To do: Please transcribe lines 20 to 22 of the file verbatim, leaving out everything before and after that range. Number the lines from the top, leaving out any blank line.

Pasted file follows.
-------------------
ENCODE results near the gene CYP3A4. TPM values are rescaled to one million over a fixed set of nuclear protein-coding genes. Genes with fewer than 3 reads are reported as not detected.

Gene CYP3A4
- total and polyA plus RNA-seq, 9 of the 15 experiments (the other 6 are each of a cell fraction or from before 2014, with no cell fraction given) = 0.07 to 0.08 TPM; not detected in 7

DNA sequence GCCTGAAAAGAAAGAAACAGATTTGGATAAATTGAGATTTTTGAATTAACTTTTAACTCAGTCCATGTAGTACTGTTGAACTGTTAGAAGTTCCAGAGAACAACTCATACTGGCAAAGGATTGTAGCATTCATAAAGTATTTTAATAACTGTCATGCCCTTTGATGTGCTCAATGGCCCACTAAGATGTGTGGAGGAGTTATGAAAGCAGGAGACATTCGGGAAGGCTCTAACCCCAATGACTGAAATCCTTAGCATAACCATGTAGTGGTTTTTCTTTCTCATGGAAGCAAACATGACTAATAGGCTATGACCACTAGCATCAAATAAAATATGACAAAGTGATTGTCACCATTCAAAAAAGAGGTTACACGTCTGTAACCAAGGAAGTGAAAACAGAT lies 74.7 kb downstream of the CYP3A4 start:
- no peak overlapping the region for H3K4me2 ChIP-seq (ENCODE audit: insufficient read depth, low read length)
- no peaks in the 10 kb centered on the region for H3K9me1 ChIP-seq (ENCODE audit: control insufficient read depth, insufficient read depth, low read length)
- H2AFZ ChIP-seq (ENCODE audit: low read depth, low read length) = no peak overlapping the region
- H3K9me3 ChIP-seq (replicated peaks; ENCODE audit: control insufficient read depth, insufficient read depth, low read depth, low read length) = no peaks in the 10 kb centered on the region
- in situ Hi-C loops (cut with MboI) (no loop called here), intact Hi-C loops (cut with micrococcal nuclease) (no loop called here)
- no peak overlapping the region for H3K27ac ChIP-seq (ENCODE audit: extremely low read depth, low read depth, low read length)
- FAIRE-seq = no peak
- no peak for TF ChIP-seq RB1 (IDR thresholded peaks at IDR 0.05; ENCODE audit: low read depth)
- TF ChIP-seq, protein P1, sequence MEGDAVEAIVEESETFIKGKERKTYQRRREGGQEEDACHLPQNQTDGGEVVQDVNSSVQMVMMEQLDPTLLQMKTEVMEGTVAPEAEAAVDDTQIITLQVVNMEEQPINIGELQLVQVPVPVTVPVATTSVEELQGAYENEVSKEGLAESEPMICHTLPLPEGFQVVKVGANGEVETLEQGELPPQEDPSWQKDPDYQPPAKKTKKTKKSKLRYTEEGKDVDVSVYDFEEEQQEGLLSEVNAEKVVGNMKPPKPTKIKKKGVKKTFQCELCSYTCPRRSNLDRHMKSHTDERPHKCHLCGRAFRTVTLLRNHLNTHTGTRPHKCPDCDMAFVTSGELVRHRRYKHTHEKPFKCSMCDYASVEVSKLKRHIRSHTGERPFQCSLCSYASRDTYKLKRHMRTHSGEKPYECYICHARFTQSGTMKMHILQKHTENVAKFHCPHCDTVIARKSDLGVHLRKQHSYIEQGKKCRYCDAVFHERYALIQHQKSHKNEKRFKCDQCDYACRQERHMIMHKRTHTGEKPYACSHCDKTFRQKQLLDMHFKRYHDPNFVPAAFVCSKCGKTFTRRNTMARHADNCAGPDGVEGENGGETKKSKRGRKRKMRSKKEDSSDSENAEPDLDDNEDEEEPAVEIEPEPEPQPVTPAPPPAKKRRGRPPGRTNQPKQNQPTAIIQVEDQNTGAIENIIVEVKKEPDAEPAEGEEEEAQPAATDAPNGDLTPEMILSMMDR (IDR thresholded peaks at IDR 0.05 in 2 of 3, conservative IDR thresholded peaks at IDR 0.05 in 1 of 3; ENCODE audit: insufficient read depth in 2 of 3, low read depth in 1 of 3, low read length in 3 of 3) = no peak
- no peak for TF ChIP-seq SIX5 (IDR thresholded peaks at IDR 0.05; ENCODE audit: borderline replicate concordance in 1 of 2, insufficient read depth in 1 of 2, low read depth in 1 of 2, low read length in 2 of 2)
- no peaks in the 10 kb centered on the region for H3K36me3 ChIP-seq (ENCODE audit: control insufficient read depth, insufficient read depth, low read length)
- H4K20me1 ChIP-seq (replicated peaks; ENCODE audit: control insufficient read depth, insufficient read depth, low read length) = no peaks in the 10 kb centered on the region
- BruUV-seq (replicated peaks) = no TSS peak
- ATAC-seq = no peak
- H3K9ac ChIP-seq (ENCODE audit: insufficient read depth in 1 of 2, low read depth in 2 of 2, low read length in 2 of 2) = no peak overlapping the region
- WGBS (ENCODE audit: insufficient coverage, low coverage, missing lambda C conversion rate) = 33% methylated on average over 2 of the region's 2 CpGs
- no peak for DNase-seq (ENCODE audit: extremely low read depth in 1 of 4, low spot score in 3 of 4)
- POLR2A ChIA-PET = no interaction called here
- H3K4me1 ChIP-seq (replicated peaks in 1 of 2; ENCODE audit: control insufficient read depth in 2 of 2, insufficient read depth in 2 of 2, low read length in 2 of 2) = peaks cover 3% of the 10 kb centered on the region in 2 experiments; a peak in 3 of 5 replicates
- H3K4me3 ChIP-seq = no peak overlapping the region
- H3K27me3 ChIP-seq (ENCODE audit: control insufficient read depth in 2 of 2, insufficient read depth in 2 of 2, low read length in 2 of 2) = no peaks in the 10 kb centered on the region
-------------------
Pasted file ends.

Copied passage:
- WGBS (ENCODE audit: insufficient coverage, low coverage, missing lambda C conversion rate) = 33% methylated on average over 2 of the region's 2 CpGs
- no peak for DNase-seq (ENCODE audit: extremely low read depth in 1 of 4, low spot score in 3 of 4)
- POLR2A ChIA-PET = no interaction called here